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I'm having quite a difficulty with what i think would suit a Patient class and a Record class in UML

Basically the Record class stores the patient's information such as name, vitals, gender, age and etc.

However, when linking these two classes together, I'm very much confused as to which relationship would be suitable for these.

Currently, I'm creating a composite relationship between the two,

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Based on the way i interpret it, a patient record wouldn't exist without it's patient. However, in most examples i researched online, composition relationship is represented in an example as such:

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I'm starting to wonder, would my interpretation of Patient and Record having a composite relationship is acceptable?

  • need more info. can you give examples of patient and record? – Ewan Mar 25 '19 at 13:31
  • What would you like to express? Patient appears in/has Records. Records are related to only one Person? What does your domain language say about the relationship? – Laiv Mar 25 '19 at 14:29
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    It seems to me that you have here a huge misunderstanding. Why do you want to have Record class if the information it is supposed to hold are apparently attributes of Patient. Why don't you want to store that information simply in Patient? – Ister Mar 25 '19 at 20:27
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Making a clear distinction between composition and aggregation is not terribly relevant in most contexts. I haven't used composition notation since I passed my software engineering class.

UML diagrams are just models: simplified views of a design. If noting the composition is irrelevant for a specific viewpoint, it should be left out. You can just use some generic association instead, i.e. a normal line.

Composition does become relevant when …

  • your model needs to discuss ownership or lifetime of objects, for example if you want to model the ownership relationships in a C++ system where clear ownership is necessary to avoid memory leaks.
  • you are using UML notation for an Entity-Relationship diagram, where you might use composition notation to denote a weak entity.

In the ER diagram sense, a record presumably can't exist without a patient. It could then be fine to notate composition here.

However, your actual software might handle records independently from patients. In particular, the object lifetimes might not be linked. Using composition to denote lifetime/ownership might be overspecified in this case.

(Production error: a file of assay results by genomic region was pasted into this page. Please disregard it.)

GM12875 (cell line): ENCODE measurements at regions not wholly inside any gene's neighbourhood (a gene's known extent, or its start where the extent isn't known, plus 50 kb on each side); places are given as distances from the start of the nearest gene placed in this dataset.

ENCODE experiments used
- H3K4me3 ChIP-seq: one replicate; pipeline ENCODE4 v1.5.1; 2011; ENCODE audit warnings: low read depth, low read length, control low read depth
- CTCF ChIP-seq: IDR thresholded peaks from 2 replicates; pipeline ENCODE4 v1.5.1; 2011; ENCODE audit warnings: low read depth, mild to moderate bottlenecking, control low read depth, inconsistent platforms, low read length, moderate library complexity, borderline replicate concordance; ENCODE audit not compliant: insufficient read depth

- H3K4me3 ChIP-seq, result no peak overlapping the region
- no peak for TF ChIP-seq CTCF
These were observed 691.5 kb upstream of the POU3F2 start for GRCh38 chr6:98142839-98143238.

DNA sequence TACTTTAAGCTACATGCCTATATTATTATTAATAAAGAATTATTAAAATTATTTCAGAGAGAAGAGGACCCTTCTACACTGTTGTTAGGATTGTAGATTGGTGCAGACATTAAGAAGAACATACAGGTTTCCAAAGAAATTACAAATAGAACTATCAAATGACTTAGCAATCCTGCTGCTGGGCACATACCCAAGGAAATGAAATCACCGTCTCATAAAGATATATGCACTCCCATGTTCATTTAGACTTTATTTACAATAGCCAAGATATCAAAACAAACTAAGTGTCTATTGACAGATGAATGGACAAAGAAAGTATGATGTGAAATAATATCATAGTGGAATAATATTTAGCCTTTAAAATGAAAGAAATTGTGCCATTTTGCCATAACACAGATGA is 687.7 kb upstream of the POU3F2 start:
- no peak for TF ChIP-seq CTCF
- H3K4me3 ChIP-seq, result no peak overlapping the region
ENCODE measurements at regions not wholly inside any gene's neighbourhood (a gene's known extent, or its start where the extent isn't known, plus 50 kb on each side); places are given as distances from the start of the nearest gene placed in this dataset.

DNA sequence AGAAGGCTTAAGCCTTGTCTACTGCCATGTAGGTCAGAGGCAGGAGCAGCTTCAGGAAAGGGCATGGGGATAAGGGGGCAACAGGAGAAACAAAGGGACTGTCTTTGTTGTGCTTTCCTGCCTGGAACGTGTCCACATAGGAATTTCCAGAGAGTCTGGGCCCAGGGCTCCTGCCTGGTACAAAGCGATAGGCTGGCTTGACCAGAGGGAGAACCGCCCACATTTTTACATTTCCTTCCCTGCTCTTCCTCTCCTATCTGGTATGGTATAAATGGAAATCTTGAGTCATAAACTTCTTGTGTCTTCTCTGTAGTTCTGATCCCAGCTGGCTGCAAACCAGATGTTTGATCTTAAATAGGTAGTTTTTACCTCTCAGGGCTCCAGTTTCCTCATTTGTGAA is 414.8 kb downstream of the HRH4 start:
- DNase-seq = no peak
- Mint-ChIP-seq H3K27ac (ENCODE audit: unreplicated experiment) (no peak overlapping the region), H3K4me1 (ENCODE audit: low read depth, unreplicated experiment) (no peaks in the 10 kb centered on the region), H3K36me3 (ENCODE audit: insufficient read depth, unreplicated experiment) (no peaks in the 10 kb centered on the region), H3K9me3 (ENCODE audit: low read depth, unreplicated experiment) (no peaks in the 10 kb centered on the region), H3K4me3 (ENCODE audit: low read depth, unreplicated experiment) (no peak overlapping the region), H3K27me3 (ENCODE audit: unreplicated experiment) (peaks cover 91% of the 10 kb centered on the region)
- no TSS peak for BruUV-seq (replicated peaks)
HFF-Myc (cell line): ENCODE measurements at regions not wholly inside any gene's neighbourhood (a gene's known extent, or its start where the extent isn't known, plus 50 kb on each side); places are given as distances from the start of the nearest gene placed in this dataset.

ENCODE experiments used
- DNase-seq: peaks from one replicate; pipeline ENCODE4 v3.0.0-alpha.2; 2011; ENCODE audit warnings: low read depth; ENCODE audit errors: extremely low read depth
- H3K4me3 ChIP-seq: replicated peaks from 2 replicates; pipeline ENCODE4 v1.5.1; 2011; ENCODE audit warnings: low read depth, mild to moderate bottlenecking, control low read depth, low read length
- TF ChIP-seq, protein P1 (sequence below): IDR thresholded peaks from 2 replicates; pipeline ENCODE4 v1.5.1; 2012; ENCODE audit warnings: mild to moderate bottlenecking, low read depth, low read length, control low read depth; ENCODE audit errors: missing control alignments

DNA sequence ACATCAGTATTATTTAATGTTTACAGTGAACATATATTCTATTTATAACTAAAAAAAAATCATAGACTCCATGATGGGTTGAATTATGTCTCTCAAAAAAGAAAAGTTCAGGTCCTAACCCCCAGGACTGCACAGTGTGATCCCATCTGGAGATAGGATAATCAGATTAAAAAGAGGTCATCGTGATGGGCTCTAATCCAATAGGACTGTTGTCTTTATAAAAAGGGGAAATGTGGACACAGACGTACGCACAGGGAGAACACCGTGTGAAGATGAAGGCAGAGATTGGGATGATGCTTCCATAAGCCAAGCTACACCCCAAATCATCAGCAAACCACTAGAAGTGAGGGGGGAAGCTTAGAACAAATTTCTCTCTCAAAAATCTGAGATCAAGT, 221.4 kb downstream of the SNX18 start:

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    I find that it's often useful to distinguish between composition and aggregation when reverse-engineering or debugging. This includes reverse-engineering my own code. The UML notation comes handy sometimes. Well after the hype about UML had deflated, Martin Fowler wrote short practical application notes UmlAsSketch, UmlAsNotes, UnwantedModelingLanguage. – Nick Alexeev Mar 25 '19 at 14:57
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Having a composite associations between 1 or more classes means that they live together and die together. The fact that most composition diagrams you have found have more than 1 class is because in real life it is common to have a thing built from" several "parts" and not only one. However, it is valid to separate classes and enforce composition when you want to build other associations specific to each class. For example, in your case, you may want the patient record to be associated with a class such as TestResult. It is not very good to associate it to a Person class. Also separation of components allows easier handling of security and has an effect on designing responsibilities associated with each class.

The life cycle may be an issue in composition in some cases. Suppose the institution would destroy patient records after 10 years. In this case, composition usage is wrong.

The problem of using composition is that it is not always evident in the early days of design that classes are tightly coupled.

In short what you have is correct under certain assumptions: 1-The properties are set properly for each class 2-Lifetime of both classes is exactly the same (creation and death).

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    in the description, it says that a record would consist of name, vitals, lab data, gender, age and etc. However, since its a conceptual diagram for an application, the vitals and lab data of the patient will be shown to the patient through the app. In this case, would it still be feasible to create a class such as Vitals/Lab Results and link to Patient Record instead? – Maxxx Mar 25 '19 at 13:51
  • @Maxxx, thanks for pointing out that the vitals are stored in the patient record, which is probably not correct. It would be correct only if the physician only cares about the "current" values which is almost never the case except maybe in an ambulance case. I don't think that in areal world application vitals should be stored this way because they are collected in a patient-medical_person encounter (visit). The visit is almost always of interest. – NoChance Mar 25 '19 at 14:44

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